To illustrate the societal pressure on those who object to euthanasia let us consider the following example: Carol is an accomplished medical ethicist. She is opposed to euthanasia. In her university there is an opening for the chair in medical ethics. She submits an application. Her chances to be nominated are slim to none because thecChair serves as a consultant in euthanasia cases referred to her by hospitals affiliated with the respective university. If it is known that the professor objects to euthanasia, then there would be no point in consulting with her on this issue at a time when euthanasia does take place in hospitals.
Hence, it is necessary to fill important posts with like-minded people who will maintain the positive climate towards euthanasia. The only exceptions are Catholic universities.
Do Belgians realize that involuntary euthanasia is common in their country? How about the medical profession and the police?
Many Belgian and Dutch scholars and professionals who have reservations about the policy and practice of euthanasia voice their frustration in trying to raise questions, air doubts, and open debates about recorded problems.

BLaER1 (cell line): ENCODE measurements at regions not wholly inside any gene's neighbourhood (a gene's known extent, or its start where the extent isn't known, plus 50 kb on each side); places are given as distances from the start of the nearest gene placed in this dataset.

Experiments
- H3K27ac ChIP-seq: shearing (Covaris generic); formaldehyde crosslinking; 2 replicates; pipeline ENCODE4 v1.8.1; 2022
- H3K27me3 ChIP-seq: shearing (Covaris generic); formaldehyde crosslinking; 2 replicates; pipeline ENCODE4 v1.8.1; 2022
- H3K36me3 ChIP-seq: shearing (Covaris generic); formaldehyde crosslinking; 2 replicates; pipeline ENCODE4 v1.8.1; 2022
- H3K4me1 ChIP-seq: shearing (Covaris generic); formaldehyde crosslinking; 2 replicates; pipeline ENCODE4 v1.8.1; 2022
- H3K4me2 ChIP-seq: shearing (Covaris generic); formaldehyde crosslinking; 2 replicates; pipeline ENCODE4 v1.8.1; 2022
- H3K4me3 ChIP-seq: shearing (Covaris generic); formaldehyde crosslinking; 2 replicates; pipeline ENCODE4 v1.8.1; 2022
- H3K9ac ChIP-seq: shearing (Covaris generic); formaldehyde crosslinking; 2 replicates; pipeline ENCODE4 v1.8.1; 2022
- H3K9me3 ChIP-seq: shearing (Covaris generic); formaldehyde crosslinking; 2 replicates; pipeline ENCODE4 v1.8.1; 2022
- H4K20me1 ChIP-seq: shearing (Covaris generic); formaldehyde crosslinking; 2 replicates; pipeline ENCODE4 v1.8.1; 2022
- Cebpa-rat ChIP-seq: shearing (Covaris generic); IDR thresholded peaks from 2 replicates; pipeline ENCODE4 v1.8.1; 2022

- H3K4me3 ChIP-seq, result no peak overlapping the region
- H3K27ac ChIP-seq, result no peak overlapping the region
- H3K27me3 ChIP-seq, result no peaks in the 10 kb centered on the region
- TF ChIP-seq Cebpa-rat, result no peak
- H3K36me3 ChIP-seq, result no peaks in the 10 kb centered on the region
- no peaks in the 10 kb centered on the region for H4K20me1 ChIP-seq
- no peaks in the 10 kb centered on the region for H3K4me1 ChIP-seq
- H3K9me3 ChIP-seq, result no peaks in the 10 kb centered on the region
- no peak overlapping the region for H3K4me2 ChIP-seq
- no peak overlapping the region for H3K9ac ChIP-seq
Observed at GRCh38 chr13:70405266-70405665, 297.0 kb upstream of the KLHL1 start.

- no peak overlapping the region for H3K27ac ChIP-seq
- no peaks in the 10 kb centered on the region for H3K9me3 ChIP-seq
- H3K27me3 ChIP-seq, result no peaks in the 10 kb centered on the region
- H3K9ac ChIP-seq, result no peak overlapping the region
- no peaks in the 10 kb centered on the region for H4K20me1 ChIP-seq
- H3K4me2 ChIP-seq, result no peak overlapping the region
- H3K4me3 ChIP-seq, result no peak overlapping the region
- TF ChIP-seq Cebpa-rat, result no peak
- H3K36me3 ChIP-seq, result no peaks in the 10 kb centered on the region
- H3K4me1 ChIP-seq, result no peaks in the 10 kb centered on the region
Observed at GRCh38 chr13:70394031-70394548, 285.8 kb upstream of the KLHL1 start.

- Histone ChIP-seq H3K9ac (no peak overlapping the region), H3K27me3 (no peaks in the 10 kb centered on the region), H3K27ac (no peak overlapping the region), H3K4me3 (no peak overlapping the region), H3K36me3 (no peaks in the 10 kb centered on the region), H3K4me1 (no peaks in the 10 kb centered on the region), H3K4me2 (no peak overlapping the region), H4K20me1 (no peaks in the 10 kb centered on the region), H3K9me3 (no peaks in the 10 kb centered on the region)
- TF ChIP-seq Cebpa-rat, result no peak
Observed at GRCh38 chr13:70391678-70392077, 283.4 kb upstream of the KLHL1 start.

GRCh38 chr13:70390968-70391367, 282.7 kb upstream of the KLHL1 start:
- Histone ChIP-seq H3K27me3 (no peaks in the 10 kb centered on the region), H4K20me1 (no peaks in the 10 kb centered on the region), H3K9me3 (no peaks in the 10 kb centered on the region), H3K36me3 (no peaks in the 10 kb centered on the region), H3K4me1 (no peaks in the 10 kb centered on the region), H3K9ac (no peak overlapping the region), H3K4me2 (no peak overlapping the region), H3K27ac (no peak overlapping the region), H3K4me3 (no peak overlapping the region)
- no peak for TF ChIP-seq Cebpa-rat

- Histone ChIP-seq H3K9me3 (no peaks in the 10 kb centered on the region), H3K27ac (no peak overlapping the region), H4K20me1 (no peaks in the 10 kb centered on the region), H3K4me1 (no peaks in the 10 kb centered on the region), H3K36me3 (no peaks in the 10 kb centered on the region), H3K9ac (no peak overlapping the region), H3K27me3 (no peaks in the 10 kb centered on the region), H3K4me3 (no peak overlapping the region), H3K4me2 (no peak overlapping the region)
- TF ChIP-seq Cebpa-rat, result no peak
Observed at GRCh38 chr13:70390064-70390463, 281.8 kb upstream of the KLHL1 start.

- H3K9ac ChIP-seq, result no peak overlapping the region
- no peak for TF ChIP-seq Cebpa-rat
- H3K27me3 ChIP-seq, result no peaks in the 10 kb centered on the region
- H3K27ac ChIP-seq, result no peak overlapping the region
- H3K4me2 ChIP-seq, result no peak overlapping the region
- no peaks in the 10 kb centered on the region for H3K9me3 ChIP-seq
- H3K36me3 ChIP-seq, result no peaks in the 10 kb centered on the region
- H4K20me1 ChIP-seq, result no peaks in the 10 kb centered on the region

The media on the whole are not interested. I recently granted a long interview to a Belgian daily newspaper and, as far as I know, not a word was published. The criticisms are voiced mainly outside Belgium and The Netherlands. These criticisms are dismissed by advocates of euthanasia because “foreigners do not understand us” and, anyway, “the situation is probably worse in other countries”. In Belgium and in The Netherlands, so the claim goes, “we are conducting our affairs in the open, in a candid and transparent way while no data is available for other countries”.
I have heard these arguments again and again. In fact, the Belgian, like the Dutch, actually do not welcome criticism and are quite conservative in their liberal attitude to euthanasia. Both countries are protective of their systems and believe that their euthanasia policy is correct and just.
Curiously, some of the leading Belgian scholars on euthanasia publish only the facts without any interpretation or reflection. I am yet to hear a convincing argument for this so-called “neutral” approach. I say so-called “neutral” because silence is also a stand.
Belgian (and also Dutch) people pride themselves on their openness, on their ability to discuss and debate life-and-death decisions openly. In this same spirit, they should openly debate the more intricate and problematic aspects of the euthanasia policy while having adequate knowledge about the various end-of-life practices.
The full picture of the data should be disclosed to the public. Transparency is indeed of vital importance in promoting and safeguarding patient’s autonomy at the end-of-life.